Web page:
VITTORIO STORARO – Photography Director
(Rome, 1940 – )
A graduate of the Experimental Center of Cinematography, in 1961 he worked as a filming technician. In 1965 he authored the photography of the short film L’Urlo (the shouting) by Luigi Bazzoni. He debuted in long films five years later with Giovinezza Giovinezza by Franco Rossi (his first and only movie in black and white). His important career in Italian and international cinema is tied exclusively to the use of color, to its intense use and sometimes strongly symbolic narrative use as a point of view. The conflict between natural and artificial light guided the first steps of his career: the use of daylight prevailed in La strategia del Ragno (The Spider’s Stratagem) (1970) and Il conformista (1970) both by Bertolucci, a movie director with whom he began a long collaboration. The beginning of the 1970s was a dense period where the trend of Colossal movies was predominant. He worked in L’Eneide (The Aeneid) (1970) by Franco Rossi, L’Orlando Furioso (Orlando) (1972) by Luca Ronconi and in movies by Carpi, Bazzoni, Samperi, Montaldo, Patroni Griffi. In those years Storaro began to delineate his method of working based on the theories of color: he spoke about «frequencies, subconscious mind, metabolism, energy radiations».
His concrete results were most convincing: Ultimo Tango a Parigi (Last Tango in Paris) (1970) by Bertolucci integrates and connects the chromatic scales of night and day by resolving great part of the sequences in very warm tones. Still with Bertolucci, he worked in Novecento (1976), where the virtuosity of the motions of the camera stands out more than the photography in itself, and La Luna (The moon) (1979) in which he uses clearly symbolic tints. In the meanwhile he met Francis Ford Coppola who called him to work on Apocalypse Now (1979, Oscar for best photography). With the following movie One from the heart (1981) always with Coppola, Storaro reached the top of his career as photography director. Among the works that followed and are noteworthy, we mention Reds (1980, with which he won an Oscar prize) by Warren Beatty, Wagner (1982) by Tony Palmer, and an American TV movie centered on the figure of Peter the Great filmed in Russia and Siberia (1984-85). In recent years he worked with Bernardo Bertolucci again in The Last Emperor (Oscar prize), Tea in the desert and Little Buddha. For the international circuit he made a documentary on the city of Rome.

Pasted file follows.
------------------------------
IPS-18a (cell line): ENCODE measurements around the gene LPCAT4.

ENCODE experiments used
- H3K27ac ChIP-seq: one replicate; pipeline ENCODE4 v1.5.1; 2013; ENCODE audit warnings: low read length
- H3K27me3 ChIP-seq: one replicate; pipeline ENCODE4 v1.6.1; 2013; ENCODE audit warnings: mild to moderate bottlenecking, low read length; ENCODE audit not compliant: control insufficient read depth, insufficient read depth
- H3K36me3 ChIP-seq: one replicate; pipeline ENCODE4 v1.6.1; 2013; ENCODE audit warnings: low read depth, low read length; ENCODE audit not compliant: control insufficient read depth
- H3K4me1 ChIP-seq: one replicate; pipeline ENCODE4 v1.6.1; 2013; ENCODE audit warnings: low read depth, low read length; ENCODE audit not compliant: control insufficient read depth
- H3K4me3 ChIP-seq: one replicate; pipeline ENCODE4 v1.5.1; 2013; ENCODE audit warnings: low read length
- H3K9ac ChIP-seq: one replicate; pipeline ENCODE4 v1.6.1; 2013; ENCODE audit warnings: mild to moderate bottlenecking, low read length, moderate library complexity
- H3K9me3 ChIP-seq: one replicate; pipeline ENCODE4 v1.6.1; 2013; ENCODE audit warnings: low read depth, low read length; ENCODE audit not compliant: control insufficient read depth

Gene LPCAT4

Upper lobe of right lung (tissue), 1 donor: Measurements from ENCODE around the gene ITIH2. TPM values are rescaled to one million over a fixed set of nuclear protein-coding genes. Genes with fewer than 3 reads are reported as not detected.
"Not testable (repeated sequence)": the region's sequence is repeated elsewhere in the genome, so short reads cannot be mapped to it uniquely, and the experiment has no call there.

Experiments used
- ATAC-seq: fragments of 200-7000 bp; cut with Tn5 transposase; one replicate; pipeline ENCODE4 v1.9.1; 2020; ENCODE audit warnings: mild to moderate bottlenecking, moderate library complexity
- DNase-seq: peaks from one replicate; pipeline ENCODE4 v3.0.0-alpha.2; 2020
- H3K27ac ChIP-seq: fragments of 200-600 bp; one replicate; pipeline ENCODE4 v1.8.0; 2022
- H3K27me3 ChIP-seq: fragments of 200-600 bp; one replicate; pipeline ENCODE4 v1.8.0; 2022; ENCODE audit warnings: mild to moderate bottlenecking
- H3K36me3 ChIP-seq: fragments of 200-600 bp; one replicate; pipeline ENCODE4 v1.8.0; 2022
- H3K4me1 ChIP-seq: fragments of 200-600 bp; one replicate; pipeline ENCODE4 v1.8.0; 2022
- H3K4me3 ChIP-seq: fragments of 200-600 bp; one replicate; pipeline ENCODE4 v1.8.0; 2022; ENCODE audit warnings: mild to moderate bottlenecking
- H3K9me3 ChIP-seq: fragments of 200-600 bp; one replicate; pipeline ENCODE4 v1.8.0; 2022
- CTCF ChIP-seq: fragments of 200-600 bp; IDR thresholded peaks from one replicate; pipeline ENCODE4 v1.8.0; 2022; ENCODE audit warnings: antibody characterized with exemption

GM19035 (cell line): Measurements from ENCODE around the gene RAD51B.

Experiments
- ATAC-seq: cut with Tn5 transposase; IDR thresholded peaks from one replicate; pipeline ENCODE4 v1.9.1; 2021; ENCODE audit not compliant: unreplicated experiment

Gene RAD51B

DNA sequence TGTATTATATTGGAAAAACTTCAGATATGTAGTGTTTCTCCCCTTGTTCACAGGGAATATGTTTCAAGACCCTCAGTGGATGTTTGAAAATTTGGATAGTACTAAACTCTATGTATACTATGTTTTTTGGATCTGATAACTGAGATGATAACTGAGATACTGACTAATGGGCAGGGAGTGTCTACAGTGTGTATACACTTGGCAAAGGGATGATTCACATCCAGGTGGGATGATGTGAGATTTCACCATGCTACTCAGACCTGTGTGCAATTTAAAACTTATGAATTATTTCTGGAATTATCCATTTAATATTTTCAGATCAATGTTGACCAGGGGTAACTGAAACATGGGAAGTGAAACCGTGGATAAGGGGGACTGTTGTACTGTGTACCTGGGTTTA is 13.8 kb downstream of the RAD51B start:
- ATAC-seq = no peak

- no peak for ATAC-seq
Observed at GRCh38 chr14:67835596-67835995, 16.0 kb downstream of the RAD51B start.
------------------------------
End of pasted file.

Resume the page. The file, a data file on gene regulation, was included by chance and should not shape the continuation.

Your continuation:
He collaborated in a large number of commercials and for Barilla he worked in Fusillo by M. Magrì.